A Tale of Two Clients

Several years ago a woman came to us to change her drinking. She was bored with her life. She didn’t like her job, her home, the city she lived in, her marriage was stale, pretty much everything was boring. Is it any wonder she would stop at a bar on her way home every day and drink and then continue drinking after she got home?
Together we crafted a plan reflecting her wants and desires, her interests and strengths and she went home. We continued with follow-up for three months and she did OK but had not made many changes.
She called almost a year later, despairing of ever being able to quit drinking. She suggested that maybe it was time to begin seeing a therapist again. I got out her chart and looked at the notes I had taken, and her plan and asked about what she had actually done – what changes she had made to make her life more interesting. She hadn’t done anything.
I told her that she could starting seeing a therapist again if she wanted to but she really did know what she needed to do. She just needed to actually do it rather than just talk about it. And you know what? This time she did. And her drinking issues started to go away. Finally.
Contrast the client above with another of our clients. This woman came to us drinking a lot and saying – if she only had a road map out of the swirl she was in, then she would be OK. Together we figured out a step-by-step plan for her to follow when she went home. When she left us, she actually followed the plan and did great.  She didn’t need to talk about it a lot with us or her former therapist. She just needed some guidance and a plan.
One client liked to talk about making changes but didn’t actually make any. The other was tired of talking about it and needed an action plan.  When it comes to quitting drinking, the person who takes action always does better than the one who just wants to talk about taking action.

Where Are You Now, Where Do You Want To Be a Year From Now?

Many of us get trapped in the endless “talking about it in therapy” cycle. I think therapy can be of great benefit when you are dealing with problem behaviors but it is only the first step in the process of changing that behavior. It can help to understand why you do or feel the way you do, but that in itself does not change the behavior. That is where having an action plan comes in. That is the part good therapists include in their treatment plans and the part many other therapist do not include.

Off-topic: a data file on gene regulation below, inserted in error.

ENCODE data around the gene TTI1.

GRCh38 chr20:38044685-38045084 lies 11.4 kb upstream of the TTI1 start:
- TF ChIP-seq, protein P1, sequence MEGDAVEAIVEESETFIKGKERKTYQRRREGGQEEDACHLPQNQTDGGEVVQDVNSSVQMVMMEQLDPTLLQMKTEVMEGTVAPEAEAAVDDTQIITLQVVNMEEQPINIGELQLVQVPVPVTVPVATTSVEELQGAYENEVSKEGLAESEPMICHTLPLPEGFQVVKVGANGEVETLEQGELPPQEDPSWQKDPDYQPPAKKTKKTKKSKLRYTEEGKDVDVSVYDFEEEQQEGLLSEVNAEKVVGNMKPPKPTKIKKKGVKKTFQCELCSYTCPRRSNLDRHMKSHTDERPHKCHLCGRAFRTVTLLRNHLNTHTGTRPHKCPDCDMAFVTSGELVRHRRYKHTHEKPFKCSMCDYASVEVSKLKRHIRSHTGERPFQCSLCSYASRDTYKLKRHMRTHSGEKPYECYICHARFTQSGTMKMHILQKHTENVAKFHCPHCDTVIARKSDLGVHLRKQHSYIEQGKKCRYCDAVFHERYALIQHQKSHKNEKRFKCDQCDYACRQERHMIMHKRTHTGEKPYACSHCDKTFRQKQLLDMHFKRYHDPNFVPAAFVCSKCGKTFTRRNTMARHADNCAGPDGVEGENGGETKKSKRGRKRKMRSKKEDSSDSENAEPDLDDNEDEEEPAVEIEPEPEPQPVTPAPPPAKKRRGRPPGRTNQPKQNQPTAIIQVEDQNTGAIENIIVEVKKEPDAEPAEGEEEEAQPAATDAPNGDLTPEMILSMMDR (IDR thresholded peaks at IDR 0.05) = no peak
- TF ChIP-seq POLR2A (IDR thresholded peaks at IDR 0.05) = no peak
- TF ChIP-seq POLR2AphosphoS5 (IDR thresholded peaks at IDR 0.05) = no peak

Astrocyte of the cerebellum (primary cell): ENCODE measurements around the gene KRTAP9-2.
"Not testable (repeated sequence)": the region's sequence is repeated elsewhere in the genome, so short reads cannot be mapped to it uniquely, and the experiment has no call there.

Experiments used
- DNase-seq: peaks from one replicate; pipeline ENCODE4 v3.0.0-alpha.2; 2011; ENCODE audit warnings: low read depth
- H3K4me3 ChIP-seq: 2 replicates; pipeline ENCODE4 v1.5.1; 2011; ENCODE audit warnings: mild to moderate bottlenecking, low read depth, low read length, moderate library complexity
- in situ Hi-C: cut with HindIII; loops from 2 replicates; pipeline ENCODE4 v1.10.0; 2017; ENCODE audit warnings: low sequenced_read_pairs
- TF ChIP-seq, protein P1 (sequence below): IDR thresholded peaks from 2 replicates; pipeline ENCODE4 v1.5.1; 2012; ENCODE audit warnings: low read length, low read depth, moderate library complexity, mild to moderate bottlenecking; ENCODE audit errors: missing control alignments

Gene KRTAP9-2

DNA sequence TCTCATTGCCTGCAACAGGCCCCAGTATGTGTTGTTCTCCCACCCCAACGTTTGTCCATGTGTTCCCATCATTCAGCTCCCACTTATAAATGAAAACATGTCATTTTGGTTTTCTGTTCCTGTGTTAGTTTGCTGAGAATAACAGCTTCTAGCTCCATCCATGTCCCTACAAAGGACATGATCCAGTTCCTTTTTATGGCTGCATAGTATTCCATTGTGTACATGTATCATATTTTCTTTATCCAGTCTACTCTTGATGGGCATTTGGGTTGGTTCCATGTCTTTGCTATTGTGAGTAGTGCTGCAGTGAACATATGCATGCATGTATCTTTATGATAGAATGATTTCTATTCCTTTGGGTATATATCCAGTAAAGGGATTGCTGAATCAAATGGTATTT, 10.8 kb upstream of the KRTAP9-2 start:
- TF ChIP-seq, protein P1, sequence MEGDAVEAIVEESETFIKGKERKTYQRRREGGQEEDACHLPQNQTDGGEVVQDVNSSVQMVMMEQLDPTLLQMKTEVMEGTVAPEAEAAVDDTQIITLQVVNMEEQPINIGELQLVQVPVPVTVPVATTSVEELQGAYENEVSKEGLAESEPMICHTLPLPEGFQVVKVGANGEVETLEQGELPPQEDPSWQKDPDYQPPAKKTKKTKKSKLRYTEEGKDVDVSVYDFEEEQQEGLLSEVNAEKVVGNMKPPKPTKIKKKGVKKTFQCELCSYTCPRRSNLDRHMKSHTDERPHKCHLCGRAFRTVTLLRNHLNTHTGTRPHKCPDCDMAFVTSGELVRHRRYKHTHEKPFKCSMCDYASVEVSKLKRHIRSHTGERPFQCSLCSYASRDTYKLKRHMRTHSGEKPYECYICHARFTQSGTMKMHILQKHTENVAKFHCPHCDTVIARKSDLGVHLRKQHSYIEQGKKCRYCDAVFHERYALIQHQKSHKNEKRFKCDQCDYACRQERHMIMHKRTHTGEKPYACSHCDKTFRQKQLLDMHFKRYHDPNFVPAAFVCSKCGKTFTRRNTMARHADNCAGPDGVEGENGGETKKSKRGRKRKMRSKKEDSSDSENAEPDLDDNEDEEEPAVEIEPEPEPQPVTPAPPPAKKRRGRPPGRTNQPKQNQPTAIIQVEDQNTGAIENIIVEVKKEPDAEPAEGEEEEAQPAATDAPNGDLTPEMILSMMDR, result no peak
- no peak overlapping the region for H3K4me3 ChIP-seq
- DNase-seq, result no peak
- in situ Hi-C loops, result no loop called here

We always ask you where you are now and where you want to be in a year. We assume many, if not most of our clients have gone to therapy, so you know why you behave the way you do. But most of you have either failed to implement an action plan or never had one to begin with. That is where our work with you comes in. We like action plans. Of course we need to know some background on your problems and issues but we focus more on where you want to be and getting you there.

Our focus on action reflects our belief that active engagement in life is not compatible with lots of drinking. Problem drinking turns us into spectators in our own lives. If you want to change the drinking you have to start being engaged in your life and that means doing stuff – taking action. Very few people can think or talk their way out of their drinking problems. It requires active behavior change on the drinker’s part, in order to be successful.

So, if you have thought about it enough and are ready to make some changes, give us a call. We are ready to help you make a plan.